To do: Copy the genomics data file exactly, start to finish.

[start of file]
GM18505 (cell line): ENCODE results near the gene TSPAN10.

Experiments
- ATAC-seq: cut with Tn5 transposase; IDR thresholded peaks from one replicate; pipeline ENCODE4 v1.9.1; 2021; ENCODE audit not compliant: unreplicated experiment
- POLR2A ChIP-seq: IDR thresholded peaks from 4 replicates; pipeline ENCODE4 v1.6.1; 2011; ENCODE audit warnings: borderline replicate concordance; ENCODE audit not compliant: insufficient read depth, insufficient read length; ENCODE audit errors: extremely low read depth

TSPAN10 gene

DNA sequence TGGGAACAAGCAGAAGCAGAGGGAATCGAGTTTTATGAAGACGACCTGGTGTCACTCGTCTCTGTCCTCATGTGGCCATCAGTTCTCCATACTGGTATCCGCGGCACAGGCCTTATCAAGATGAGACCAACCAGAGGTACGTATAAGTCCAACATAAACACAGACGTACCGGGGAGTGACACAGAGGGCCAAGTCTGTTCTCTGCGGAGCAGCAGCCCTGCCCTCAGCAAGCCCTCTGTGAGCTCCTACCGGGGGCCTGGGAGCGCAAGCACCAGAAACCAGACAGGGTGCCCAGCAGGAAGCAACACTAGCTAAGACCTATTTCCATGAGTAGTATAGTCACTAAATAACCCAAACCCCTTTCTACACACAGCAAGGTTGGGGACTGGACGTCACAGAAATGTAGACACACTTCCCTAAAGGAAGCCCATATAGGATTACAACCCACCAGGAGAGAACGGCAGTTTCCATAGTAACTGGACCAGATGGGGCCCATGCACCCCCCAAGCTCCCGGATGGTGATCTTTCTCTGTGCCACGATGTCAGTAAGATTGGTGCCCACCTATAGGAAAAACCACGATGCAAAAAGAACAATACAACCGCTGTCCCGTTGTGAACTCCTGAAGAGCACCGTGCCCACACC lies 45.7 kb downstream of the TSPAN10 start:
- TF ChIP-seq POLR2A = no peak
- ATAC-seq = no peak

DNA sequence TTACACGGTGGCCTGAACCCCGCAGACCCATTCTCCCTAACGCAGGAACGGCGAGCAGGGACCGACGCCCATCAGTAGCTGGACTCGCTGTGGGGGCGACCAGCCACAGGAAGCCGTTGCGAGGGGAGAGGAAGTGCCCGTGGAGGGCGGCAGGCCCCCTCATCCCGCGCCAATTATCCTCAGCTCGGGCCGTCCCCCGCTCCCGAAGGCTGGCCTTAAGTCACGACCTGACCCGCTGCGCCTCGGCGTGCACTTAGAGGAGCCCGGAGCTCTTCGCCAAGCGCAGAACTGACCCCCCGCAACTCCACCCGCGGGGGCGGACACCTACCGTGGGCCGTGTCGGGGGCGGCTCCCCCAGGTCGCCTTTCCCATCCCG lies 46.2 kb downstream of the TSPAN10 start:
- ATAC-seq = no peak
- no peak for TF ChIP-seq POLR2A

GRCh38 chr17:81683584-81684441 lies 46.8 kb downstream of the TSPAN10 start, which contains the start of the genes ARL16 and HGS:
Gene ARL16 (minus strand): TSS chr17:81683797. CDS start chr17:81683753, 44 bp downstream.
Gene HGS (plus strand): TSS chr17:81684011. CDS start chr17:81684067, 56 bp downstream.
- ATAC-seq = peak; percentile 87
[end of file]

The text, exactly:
GM18505 (cell line): ENCODE results near the gene TSPAN10.

Experiments
- ATAC-seq: cut with Tn5 transposase; IDR thresholded peaks from one replicate; pipeline ENCODE4 v1.9.1; 2021; ENCODE audit not compliant: unreplicated experiment
- POLR2A ChIP-seq: IDR thresholded peaks from 4 replicates; pipeline ENCODE4 v1.6.1; 2011; ENCODE audit warnings: borderline replicate concordance; ENCODE audit not compliant: insufficient read depth, insufficient read length; ENCODE audit errors: extremely low read depth

TSPAN10 gene

DNA sequence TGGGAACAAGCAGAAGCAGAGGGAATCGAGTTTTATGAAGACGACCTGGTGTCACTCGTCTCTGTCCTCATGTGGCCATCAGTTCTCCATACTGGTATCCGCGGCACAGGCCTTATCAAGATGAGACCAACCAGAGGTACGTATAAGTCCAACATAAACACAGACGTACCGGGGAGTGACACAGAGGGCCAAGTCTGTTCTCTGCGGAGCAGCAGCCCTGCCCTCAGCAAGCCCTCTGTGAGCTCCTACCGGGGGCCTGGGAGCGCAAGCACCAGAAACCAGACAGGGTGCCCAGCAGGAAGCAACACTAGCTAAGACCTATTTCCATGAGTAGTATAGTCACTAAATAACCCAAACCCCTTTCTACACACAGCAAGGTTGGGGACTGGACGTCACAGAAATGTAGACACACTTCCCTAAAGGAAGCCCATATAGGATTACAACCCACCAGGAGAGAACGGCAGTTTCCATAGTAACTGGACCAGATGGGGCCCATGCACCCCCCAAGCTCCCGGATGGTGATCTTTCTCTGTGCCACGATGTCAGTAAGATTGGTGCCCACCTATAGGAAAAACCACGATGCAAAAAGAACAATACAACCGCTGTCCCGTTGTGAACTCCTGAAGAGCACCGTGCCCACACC lies 45.7 kb downstream of the TSPAN10 start:
- TF ChIP-seq POLR2A = no peak
- ATAC-seq = no peak

DNA sequence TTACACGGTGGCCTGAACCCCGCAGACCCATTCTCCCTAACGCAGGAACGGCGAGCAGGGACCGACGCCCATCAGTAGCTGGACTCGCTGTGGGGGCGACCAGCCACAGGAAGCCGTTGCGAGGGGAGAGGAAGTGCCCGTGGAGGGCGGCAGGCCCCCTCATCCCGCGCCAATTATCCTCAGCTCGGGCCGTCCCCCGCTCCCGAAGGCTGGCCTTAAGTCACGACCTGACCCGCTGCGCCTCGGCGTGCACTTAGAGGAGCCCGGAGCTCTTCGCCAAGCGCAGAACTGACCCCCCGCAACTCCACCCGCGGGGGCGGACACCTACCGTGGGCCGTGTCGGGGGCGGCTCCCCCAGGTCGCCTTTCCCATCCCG lies 46.2 kb downstream of the TSPAN10 start:
- ATAC-seq = no peak
- no peak for TF ChIP-seq POLR2A

GRCh38 chr17:81683584-81684441 lies 46.8 kb downstream of the TSPAN10 start, which contains the start of the genes ARL16 and HGS:
Gene ARL16 (minus strand): TSS chr17:81683797. CDS start chr17:81683753, 44 bp downstream.
Gene HGS (plus strand): TSS chr17:81684011. CDS start chr17:81684067, 56 bp downstream.
- ATAC-seq = peak; percentile 87